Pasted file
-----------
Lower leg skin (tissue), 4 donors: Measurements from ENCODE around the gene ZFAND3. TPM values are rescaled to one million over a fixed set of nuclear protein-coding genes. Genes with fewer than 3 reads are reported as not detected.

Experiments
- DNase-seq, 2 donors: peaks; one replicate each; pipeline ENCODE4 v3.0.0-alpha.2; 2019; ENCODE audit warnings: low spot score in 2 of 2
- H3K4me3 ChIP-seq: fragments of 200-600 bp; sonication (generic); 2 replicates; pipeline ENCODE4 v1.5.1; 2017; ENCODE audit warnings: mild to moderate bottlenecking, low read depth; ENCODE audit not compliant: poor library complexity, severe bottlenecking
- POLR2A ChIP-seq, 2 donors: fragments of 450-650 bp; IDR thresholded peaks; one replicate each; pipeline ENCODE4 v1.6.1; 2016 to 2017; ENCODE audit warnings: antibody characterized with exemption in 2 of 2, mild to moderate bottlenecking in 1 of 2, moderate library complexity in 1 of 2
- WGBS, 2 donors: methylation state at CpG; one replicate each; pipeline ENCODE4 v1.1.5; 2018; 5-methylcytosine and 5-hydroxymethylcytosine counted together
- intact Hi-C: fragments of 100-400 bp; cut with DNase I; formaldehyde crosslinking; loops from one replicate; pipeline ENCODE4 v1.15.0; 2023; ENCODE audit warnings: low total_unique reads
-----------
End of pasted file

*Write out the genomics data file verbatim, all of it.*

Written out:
Lower leg skin (tissue), 4 donors: Measurements from ENCODE around the gene ZFAND3. TPM values are rescaled to one million over a fixed set of nuclear protein-coding genes. Genes with fewer than 3 reads are reported as not detected.

Experiments
- DNase-seq, 2 donors: peaks; one replicate each; pipeline ENCODE4 v3.0.0-alpha.2; 2019; ENCODE audit warnings: low spot score in 2 of 2
- H3K4me3 ChIP-seq: fragments of 200-600 bp; sonication (generic); 2 replicates; pipeline ENCODE4 v1.5.1; 2017; ENCODE audit warnings: mild to moderate bottlenecking, low read depth; ENCODE audit not compliant: poor library complexity, severe bottlenecking
- POLR2A ChIP-seq, 2 donors: fragments of 450-650 bp; IDR thresholded peaks; one replicate each; pipeline ENCODE4 v1.6.1; 2016 to 2017; ENCODE audit warnings: antibody characterized with exemption in 2 of 2, mild to moderate bottlenecking in 1 of 2, moderate library complexity in 1 of 2
- WGBS, 2 donors: methylation state at CpG; one replicate each; pipeline ENCODE4 v1.1.5; 2018; 5-methylcytosine and 5-hydroxymethylcytosine counted together
- intact Hi-C: fragments of 100-400 bp; cut with DNase I; formaldehyde crosslinking; loops from one replicate; pipeline ENCODE4 v1.15.0; 2023; ENCODE audit warnings: low total_unique reads